City Nature Challenge: Species to Spot | Citizen Science

There are so many ways to take part in City Nature Challenge it can be difficult to know where to start if you are new to observing nature. Observations of any living things count towards City Nature Challenge but here are six species that Museum scientists and friends are particularly interested in. If you see any of these let us know by taking a photograph and uploading to iNaturalist. Photographs and identification tips are also available as a downloadable Species to Spot guide (PDF 330KB). 

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Take the City Nature Challenge! | Citizen Science

The City Nature Challenge returns to London for a fourth year! 

Over the last year many of us have had the chance to explore our local areas like never before. What have you spotted on your daily walks? Have you seen plants popping up in unexpected places, or is there a particular tree that you have watched transform through the seasons, or an unusual insect you have observed in your nearest park? 

Whatever it is, we want you to share what you have seen and join this year’s City Nature Challenge. 

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City Nature Challenge 2020 results | Citizen Science

Summary of UK City Nature Challenge 2020

Thank you from the citizen science team!

A big thank you to everyone who took part in the City Nature Challenge: London this year! Despite lockdown restrictions London exceeded last year’s records, making 5,732 nature observations between 24 – 27 April and identifying 1,069 species. The London team were particularly happy to see nearly twice as many people taking part this year – a total of 542 of observers. You can view all the observations made at the City Nature Challenge: London iNaturalist project page.

Results summary from City Nature Challenge: London 2020

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Bee-flies are back! | Citizen Science

Have you seen any bee-flies in your garden? Bee-flies look rather like bees but are actually true flies (Diptera). They have round, furry bodies and a long proboscis (tongue) held out straight. The proboscis can sometimes cause alarm but they do not bite or sting and just use it to drink nectar from spring flowers, often while hovering. Flowers with long nectar tubes such as primroses and lungworts are particular favourites, and bee-flies are likely to be important pollinators of these.

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Bee-fly feeding from a primrose flower. Photo by Vlad Proklov, via Flickr, CC BY-NC 2.0

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Wildlife Garden Autumn BioBlitz|Citizen Science

Photograph of a landhopper, Arcitalitrus dorrieni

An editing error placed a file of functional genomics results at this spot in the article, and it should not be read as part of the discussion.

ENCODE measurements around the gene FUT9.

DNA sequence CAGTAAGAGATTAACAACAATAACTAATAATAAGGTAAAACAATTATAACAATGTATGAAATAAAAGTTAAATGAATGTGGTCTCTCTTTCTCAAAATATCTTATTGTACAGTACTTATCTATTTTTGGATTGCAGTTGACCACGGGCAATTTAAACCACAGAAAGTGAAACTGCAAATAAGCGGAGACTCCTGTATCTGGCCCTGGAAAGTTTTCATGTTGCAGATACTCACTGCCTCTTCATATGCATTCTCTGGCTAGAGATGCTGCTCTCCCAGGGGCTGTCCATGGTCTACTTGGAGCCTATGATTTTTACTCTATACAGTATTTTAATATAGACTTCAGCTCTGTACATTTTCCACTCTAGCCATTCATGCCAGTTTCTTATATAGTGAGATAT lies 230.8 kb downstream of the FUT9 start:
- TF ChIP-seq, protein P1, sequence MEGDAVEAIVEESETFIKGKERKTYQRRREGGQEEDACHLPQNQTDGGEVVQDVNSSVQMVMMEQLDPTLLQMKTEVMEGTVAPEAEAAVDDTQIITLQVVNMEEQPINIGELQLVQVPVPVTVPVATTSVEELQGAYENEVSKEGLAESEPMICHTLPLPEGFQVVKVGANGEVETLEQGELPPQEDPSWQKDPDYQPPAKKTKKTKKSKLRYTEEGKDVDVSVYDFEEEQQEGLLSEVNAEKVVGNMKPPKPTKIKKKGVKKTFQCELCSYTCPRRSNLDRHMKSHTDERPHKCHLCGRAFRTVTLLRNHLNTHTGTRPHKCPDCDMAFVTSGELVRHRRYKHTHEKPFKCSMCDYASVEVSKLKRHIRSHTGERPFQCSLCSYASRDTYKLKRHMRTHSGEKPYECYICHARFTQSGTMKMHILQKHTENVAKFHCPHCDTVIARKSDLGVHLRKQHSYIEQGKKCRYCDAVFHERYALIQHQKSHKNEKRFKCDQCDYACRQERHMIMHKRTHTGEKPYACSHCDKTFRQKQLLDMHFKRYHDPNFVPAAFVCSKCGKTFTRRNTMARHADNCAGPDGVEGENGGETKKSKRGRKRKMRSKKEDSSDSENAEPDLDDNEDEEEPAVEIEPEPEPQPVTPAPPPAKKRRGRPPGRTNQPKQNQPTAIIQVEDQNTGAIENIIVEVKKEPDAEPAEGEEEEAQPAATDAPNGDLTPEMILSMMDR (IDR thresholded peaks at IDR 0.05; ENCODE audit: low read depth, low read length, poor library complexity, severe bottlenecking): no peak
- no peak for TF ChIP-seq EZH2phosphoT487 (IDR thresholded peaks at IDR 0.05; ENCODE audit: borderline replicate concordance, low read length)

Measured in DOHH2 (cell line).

A BioBlitz is a race against the clock to find and record as many living things as possible within a specific area over a set period of time. These observations are then used for scientific research and environmental monitoring by our wildlife garden managers and are shared with scientists in the UK and abroad. Our Autumn BioBlitz in the Wildlife Garden was on the 21st October, we had typical autumn weather with a lot of rain, but still saw interesting wildlife.

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Challenge Complete: City Nature Challenge London Results| Citizen Science

Over the last weekend of April, London competed with over 150 cities worldwide in the City Nature Challenge. People across the globe banded together and spent four days finding as much wildlife and nature as possible in their respective cities. London was one of the top five cities in Europe, with 5470 observations of 1115 different species recorded by 258 people in total.

Read on for a recap of how the weekend went and a video report: Continue reading “Challenge Complete: City Nature Challenge London Results| Citizen Science”

Wildlife Garden Autumn BioBlitz – Species Review

collared earthstar mushroom

Continuing the blogs about the Autumn BioBlitz in the Museum’s wildlife garden, we would like to introduce you to more species found during the day! BioBlitzes are only one of the ways wildlife garden species are being recorded; biological recordings take place in the garden in many different ways all year round.

Read on to learn more about the autumn findings in the amazing wildlife garden including a species very rare to the UK and one which made it to a top 10 list!

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Wildlife Garden Autumn BioBlitz – Pond Species Review Part 2

A Caddis Fly case

In the latest BioBlitz which took place in the Museum’s Wildlife Garden in October, we had a look in the garden’s pond to discover what kind of animals leave there! This is the second part of the blog where we share the results with you.

Continue reading  to find out more about the species found in the pond! Continue reading “Wildlife Garden Autumn BioBlitz – Pond Species Review Part 2”

Wildlife Garden Autumn BioBlitz – Pond Species Review Part 1|Citizen science

In the latest BioBlitz which took place in the Museum’s Wildlife Garden, we had a look in the garden’s pond to discover what kind of animals live there! We were very excited to see many of you taking part in our pond dipping and we would like to share with you what we found.

Read on to discover what we found.

Continue reading “Wildlife Garden Autumn BioBlitz – Pond Species Review Part 1|Citizen science”